Judging by Sunday's results, Democratic Russia clearly ran a more effective campaign than its right-wing counterpart. On the eve of the vote, Moscow mailboxes were stuffed with computer printouts of the local Democratic Russia slate. Buildings were plastered with lists of endorsements.
The Patriotic bloc blames its second-place showing on a lack of access to the news media, which are ``dominated by pro-capitalists,'' says Igor Malyarov, an unsuccessful United Workers' Front candidate for the Russian parliament. ``Our position was constantly misrepresented. We are the radicals, but not from the right wing. We aim to establish true communism, so that makes us left wing.''
To Democratic Russia, the other bloc is an illusion. ``This election was a choice between pro-reform and antireform,'' says Oleg Rumyantsev, a co-chairman of the Social Democratic Association. ``The apparat and this so-called patriotic alliance were really one and the same.''
A battle among moderate reformers, radicals, and entrenched interests is also being waged inside the party. The Afanasyev wing, united under the Democratic Platform, has all but decided to quit the party. The split will likely take place after this summer's crucial Communist Party Congress, affording the radicals' views wide coverage in the party-controlled media.
Just how many rank-and-file communists will follow the breakaway leaders' exodus remains to be seen. The Central Committee staff member predicts a negligible impact. ``Without them,'' he says, ``the Communist Party will be able to reach consensus on important matters more easily.''
After the breakaway, a new type of battle is likely to emerge - over the identity of the nascent Social Democratic Party. Will it be dominated by former communists, or by avowed anticommunists? Or will there be more than one Social Democratic Party?
``The main idea of the Communist Party is to make a multiparty system of communist parties,'' Oleg Rumyantsev says. ``I think we must intervene into this plan of several post-communist parties. ... [Boris] Yeltsin may be a member of a new renovated Communist Party. But Afanasyev, no.'' He ticks off names of communists whom he feels have opportunistically wrapped themselves in the social democratic mantle to win votes. But not all soon-to-be former communists would be automatically excluded from his party.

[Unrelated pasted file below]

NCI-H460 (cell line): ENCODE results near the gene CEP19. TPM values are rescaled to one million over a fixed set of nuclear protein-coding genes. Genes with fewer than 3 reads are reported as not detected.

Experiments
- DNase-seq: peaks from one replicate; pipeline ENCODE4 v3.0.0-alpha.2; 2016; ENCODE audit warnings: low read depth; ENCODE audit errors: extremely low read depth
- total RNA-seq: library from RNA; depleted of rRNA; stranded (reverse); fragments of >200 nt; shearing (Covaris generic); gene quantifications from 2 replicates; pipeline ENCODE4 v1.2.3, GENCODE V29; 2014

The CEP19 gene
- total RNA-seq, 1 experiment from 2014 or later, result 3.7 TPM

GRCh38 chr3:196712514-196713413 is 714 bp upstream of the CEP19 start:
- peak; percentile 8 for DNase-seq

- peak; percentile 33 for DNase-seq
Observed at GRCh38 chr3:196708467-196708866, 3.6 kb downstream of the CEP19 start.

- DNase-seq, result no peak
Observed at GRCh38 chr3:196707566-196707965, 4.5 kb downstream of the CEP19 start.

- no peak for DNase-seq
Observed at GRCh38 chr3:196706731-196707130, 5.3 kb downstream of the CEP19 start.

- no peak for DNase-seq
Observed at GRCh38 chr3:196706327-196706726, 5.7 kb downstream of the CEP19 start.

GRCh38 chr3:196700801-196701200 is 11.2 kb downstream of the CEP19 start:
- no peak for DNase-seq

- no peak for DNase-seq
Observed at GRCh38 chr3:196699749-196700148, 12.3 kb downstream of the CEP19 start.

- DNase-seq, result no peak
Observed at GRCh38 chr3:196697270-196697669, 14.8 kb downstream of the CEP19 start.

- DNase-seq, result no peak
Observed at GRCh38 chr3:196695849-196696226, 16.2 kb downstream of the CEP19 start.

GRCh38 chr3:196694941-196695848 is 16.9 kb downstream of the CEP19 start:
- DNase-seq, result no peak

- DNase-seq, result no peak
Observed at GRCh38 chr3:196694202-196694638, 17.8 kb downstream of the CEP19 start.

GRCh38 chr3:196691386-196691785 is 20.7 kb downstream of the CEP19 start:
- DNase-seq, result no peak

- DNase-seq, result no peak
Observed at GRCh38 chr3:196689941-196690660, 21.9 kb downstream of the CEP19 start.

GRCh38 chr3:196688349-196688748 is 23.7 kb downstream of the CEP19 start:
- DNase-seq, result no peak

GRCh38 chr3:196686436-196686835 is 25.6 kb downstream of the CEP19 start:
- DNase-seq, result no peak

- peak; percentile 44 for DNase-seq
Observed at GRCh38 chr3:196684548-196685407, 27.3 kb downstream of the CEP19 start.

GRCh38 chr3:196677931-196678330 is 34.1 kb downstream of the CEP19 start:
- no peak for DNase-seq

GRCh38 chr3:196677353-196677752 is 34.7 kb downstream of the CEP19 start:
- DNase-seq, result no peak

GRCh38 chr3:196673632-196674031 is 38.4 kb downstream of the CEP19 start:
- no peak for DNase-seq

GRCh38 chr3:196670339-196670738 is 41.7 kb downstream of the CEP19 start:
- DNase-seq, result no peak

Rumyantsev's concern over ideological purity cuts to the heart of a key question hanging over Russia's new party politics: How democratic are these so-called democratic movements?
A recent episode brought this matter to the fore. Radical economist Larisa Piyasheva was kicked out of the Democratic Russia bloc just before Sunday's vote. Her crime: She had written articles sharply critical of the economic ideas of fellow bloc members Ilya Zaslavsky and Gavril Popov.
``In America, you don't have a bloc system in elections, so you can't compare,'' says Vladimir Bokser, a Democratic Russia organizer. ``Every member signed an agreement to support the other bloc candidates, because in the fight against the entrenched powers, unity is crucial. Piyasheva violated that agreement.''
Others were ashamed by the incident. ``Unfortunately, it reflects the system in which we all grew up,'' says Mikhail Zarapin, another bloc member. ``In our society, we have never been tolerant of opposing views.''